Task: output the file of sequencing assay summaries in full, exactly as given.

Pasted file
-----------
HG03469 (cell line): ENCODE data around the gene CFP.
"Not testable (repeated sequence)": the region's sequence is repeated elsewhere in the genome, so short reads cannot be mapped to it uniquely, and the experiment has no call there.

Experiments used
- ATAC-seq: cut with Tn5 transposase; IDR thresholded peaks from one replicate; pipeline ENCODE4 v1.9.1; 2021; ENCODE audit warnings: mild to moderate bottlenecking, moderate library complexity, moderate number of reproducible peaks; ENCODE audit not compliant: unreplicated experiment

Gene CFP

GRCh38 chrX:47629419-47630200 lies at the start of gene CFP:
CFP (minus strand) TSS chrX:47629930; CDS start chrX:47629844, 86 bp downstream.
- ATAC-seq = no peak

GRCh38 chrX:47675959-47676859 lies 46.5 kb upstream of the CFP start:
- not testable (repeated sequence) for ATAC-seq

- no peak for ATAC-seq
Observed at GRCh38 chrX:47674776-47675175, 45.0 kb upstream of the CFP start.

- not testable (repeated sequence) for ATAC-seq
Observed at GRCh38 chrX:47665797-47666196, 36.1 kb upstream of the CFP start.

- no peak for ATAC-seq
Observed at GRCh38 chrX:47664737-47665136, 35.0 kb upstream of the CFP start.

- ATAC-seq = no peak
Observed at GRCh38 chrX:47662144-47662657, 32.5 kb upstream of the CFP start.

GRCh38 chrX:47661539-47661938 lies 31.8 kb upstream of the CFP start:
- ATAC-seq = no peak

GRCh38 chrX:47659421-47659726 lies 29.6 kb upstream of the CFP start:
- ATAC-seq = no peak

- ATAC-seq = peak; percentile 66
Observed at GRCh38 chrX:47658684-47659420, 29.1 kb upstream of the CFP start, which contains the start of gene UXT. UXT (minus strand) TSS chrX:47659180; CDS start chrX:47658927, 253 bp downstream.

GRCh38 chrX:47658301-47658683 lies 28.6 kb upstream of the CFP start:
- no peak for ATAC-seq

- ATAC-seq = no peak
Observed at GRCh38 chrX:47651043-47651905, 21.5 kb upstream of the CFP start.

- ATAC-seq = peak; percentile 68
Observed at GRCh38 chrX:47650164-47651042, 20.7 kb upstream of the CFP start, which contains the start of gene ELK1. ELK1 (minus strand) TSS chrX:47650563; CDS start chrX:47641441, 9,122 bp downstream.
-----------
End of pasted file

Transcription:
HG03469 (cell line): ENCODE data around the gene CFP.
"Not testable (repeated sequence)": the region's sequence is repeated elsewhere in the genome, so short reads cannot be mapped to it uniquely, and the experiment has no call there.

Experiments used
- ATAC-seq: cut with Tn5 transposase; IDR thresholded peaks from one replicate; pipeline ENCODE4 v1.9.1; 2021; ENCODE audit warnings: mild to moderate bottlenecking, moderate library complexity, moderate number of reproducible peaks; ENCODE audit not compliant: unreplicated experiment

Gene CFP

GRCh38 chrX:47629419-47630200 lies at the start of gene CFP:
CFP (minus strand) TSS chrX:47629930; CDS start chrX:47629844, 86 bp downstream.
- ATAC-seq = no peak

GRCh38 chrX:47675959-47676859 lies 46.5 kb upstream of the CFP start:
- not testable (repeated sequence) for ATAC-seq

- no peak for ATAC-seq
Observed at GRCh38 chrX:47674776-47675175, 45.0 kb upstream of the CFP start.

- not testable (repeated sequence) for ATAC-seq
Observed at GRCh38 chrX:47665797-47666196, 36.1 kb upstream of the CFP start.

- no peak for ATAC-seq
Observed at GRCh38 chrX:47664737-47665136, 35.0 kb upstream of the CFP start.

- ATAC-seq = no peak
Observed at GRCh38 chrX:47662144-47662657, 32.5 kb upstream of the CFP start.

GRCh38 chrX:47661539-47661938 lies 31.8 kb upstream of the CFP start:
- ATAC-seq = no peak

GRCh38 chrX:47659421-47659726 lies 29.6 kb upstream of the CFP start:
- ATAC-seq = no peak

- ATAC-seq = peak; percentile 66
Observed at GRCh38 chrX:47658684-47659420, 29.1 kb upstream of the CFP start, which contains the start of gene UXT. UXT (minus strand) TSS chrX:47659180; CDS start chrX:47658927, 253 bp downstream.

GRCh38 chrX:47658301-47658683 lies 28.6 kb upstream of the CFP start:
- no peak for ATAC-seq

- ATAC-seq = no peak
Observed at GRCh38 chrX:47651043-47651905, 21.5 kb upstream of the CFP start.

- ATAC-seq = peak; percentile 68
Observed at GRCh38 chrX:47650164-47651042, 20.7 kb upstream of the CFP start, which contains the start of gene ELK1. ELK1 (minus strand) TSS chrX:47650563; CDS start chrX:47641441, 9,122 bp downstream.